Monday, November 14, 2011

Everyone Should Learn Something From Penn State Molestation Scandal

The Olympian

The Pennsylvania State University football team took to the field Saturday and for the first time in 62 years, their coach, Joe Paterno, was not on the sidelines.

After 46 years as head coach, Paterno, 84, was fired last week, along with University President Graham Spanier for their actions – or more accurately – their lack of actions surrounding the sexual abuse of minors by a former football coach hired by Paterno.

Normally, we wouldn’t opine on a national issue of this nature, preferring instead to focus our attention on South Sound. But the circumstances surrounding the Paterno case are screaming for comment.

The facts, at least the facts that have emerged to date, go something like this:

Jerry Sandusky was employed by Paterno’s Nittany Lions as defensive coordinator, leaving the team in 1999. In 2002, assistant coach Mike McQueary, then a Penn State graduate assistant, heard a noise in the team showers. When the assistant coach investigated, he saw Sandusky engaged in illegal sexual contact with a boy McQureary estimated to be 10 years old. The next day, McQueary reported the incident to Paterno.

Paterno relayed the information to athletic director Tim Curley and Gary Schultz, senior vice president for finance and business. Not one of the men, not McQueary, not Paterno, not Curley or Schultz, reported the child abuse to law enforcement.

The whole story exploded into national headlines on Nov. 4, when Pennsylvania’s attorney general indicted Sandusky (who had since retired from the Penn State football program but still had an office at the sports complex) on 40 counts of sex crimes against young boys. The charges were the culmination of a three-year investigation into sex abuse allegations against Sandusky – an investigation when a brave 15-year-old, dared tell his story of four years of abuse.

A grand jury has identified at least eight victims.

Sandusky was arrested and pleaded innocent to 40 felony counts ranging from involuntary deviate sexual intercourse to endangering the welfare of a child.
At the same time Curley and Schultz were charged with failure to report child abuse and perjury for their testimony before the grand jury. Paterno has not been charged.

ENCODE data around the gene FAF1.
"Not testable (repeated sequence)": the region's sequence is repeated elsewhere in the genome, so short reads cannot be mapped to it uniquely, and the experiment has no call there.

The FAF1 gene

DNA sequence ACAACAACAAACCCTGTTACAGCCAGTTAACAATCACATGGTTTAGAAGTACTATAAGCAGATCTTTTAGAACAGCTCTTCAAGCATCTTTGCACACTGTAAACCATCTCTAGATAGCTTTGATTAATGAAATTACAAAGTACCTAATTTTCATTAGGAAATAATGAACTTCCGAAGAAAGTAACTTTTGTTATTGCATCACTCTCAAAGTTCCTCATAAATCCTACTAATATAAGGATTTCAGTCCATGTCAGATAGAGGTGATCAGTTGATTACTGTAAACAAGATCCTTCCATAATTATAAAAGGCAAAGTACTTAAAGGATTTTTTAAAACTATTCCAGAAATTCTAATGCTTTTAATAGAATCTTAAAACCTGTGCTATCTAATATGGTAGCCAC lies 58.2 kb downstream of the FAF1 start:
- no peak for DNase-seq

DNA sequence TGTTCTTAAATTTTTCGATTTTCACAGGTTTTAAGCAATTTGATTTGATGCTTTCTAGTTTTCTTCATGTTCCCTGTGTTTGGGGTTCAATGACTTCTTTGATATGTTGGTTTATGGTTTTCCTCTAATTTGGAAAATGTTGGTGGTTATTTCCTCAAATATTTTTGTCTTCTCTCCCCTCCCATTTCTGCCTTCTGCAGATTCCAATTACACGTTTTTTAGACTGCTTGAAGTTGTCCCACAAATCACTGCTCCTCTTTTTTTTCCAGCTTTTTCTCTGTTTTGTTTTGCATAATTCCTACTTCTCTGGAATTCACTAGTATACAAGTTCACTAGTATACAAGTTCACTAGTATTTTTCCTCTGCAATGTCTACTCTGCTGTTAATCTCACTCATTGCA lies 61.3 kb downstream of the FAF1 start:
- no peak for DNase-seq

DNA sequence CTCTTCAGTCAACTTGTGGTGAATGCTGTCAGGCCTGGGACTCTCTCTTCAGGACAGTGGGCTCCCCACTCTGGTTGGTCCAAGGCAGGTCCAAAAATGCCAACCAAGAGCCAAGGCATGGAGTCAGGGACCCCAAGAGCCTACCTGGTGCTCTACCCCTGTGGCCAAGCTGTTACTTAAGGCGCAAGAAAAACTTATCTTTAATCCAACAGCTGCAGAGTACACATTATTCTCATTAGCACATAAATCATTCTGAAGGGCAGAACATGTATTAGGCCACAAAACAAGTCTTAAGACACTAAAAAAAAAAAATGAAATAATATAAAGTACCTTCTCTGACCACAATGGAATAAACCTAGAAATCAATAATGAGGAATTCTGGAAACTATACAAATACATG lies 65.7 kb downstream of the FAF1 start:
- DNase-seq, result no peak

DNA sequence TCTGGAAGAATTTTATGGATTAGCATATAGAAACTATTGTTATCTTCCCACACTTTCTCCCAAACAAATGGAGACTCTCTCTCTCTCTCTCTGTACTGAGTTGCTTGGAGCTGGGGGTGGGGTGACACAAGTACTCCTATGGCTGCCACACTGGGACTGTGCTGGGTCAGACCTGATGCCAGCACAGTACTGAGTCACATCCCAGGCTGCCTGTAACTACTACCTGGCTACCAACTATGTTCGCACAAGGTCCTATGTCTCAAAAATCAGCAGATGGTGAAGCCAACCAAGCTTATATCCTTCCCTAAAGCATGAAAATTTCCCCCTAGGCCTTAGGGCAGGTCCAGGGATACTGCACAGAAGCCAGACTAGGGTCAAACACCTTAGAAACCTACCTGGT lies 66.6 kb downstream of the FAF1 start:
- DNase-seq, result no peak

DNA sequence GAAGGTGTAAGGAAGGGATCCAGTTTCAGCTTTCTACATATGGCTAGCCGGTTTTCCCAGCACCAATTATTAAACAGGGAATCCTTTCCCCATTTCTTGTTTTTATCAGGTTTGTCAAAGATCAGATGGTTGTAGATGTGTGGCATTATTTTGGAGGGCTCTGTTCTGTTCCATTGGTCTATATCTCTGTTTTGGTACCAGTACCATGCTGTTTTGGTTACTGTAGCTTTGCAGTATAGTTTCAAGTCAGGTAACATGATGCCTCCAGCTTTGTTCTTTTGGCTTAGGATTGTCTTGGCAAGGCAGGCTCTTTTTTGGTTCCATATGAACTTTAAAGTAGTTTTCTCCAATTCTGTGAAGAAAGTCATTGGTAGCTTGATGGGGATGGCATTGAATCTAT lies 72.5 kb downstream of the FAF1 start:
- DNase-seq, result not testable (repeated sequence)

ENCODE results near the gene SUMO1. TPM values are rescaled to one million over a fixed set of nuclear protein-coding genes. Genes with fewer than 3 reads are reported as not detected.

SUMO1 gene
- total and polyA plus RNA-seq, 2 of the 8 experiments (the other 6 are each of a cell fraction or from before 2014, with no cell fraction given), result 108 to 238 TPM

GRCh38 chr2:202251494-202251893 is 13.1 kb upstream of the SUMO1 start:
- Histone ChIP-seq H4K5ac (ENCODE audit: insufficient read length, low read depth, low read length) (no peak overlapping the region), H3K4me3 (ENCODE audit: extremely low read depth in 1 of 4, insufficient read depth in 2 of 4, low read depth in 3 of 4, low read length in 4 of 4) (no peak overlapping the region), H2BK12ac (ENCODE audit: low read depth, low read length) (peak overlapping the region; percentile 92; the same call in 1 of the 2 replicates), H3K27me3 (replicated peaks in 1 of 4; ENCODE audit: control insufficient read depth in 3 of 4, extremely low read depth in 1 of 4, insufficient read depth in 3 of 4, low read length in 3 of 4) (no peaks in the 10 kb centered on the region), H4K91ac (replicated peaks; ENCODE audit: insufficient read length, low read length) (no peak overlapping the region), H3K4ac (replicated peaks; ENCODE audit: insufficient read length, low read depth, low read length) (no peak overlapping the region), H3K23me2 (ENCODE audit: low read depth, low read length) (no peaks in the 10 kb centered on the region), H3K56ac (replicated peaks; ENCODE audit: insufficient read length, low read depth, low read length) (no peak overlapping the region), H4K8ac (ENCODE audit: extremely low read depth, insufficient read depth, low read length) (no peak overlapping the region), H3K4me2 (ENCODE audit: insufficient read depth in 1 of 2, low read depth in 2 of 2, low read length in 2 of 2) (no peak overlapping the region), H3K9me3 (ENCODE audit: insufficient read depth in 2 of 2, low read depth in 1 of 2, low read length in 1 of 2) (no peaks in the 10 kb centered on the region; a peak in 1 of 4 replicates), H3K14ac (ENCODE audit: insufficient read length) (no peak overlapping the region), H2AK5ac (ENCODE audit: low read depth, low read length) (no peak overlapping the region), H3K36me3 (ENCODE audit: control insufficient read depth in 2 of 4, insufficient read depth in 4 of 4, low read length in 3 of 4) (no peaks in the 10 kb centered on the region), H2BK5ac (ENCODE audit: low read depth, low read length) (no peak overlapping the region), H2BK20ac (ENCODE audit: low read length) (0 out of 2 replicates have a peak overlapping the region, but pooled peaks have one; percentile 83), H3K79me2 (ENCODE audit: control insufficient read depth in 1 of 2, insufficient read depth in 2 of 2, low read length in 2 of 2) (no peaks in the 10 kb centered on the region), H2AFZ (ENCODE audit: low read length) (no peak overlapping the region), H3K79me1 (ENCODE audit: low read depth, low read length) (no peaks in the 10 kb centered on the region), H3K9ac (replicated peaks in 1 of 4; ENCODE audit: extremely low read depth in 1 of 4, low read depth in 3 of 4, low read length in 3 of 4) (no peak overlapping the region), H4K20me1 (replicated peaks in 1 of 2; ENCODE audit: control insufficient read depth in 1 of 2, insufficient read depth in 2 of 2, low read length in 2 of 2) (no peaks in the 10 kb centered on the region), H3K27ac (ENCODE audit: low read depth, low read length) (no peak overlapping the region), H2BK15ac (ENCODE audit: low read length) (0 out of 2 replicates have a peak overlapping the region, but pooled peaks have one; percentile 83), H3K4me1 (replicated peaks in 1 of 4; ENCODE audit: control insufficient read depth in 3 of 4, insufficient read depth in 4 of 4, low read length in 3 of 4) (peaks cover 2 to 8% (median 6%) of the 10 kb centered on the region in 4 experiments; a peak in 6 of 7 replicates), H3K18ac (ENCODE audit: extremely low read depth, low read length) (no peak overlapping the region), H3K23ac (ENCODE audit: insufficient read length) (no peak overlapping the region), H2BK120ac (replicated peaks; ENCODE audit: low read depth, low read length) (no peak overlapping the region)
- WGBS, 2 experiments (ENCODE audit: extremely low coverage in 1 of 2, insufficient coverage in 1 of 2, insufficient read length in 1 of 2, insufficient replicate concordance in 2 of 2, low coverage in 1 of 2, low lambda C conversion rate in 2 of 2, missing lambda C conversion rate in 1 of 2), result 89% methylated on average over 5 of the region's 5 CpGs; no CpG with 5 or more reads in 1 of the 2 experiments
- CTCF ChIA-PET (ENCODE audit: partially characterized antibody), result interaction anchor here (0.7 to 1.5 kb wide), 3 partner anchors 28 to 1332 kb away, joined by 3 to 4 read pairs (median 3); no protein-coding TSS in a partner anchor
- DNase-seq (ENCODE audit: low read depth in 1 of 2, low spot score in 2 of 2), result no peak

In the subsequent firestorm, university trustees fired Paterno and university President Spanier, sparking a student riot in State College, Pa.

Those are the sordid details. Now the commentary:

First, a broadcaster on ESPN said this incident was so important people would remember where they were when they heard the news.

Like when older Americans remember where they were when they heard about the attack on Pearl Harbor, or when President John F. Kennedy was shot, or when Neil Armstrong walked on the moon, or when the Challenger exploded or when terrorists took down the twin towers in New York City.

How absurd.

A second thought: Newspapers and broadcasters across the country repeatedly tied Paterno’s firing to the Penn State “sex scandal.”

This is not a sex scandal. This is a case of child molestation. There’s a big difference.
Third: We understand how Penn State students see their coach as the campus father figure. But rioting? Smashing windows? Upending a television truck?

Where was their outrage for the real victims here – the young boys subjected to years of abuse because people in authority didn’t speak up and notify police? How many victims could have been spared had those in power at Penn State – and others – notified law enforcement when Sandusky was caught in compromising situations?

A fourth thought: In more than 40 states, the prevailing policy is that such reports must be made to police or child-protection authorities swiftly and directly, with no option for delegating the task to others and then not following through. Thank goodness, Washington is a must-report state.

And a final thought: Perhaps, just perhaps, this whole ugly mess will get people to re-examine their own values and responsibilities. Perhaps other victims or witnesses to child abuse will remember how the secrecy and cover-up in Pennsylvania ruined lives and reputations and maybe, just maybe, those memories will help them muster the courage to step forward, to notify authorities immediately and ensure that abusers of children are held accountable for their crimes.

Maureen Fitzgerald, the former executive director of Monarch Children’s Justice and Advocacy Center in Olympia provides these statistics:

 • One in four girls in this country is sexually molested.
 • One in six boys is sexually molested.
 • Only one in 10 children that are molested ever report it.

Child sexual abuse happens every day to children in our community.

Adults who witness sexual abuse of children have an absolute responsibility to report it. Monarch is an outstanding local resource to help victims through the justice system and healing process.

If the Paterno case convinces abuse witnesses to summon police, that’s about the only good we see coming from this horrific incident.

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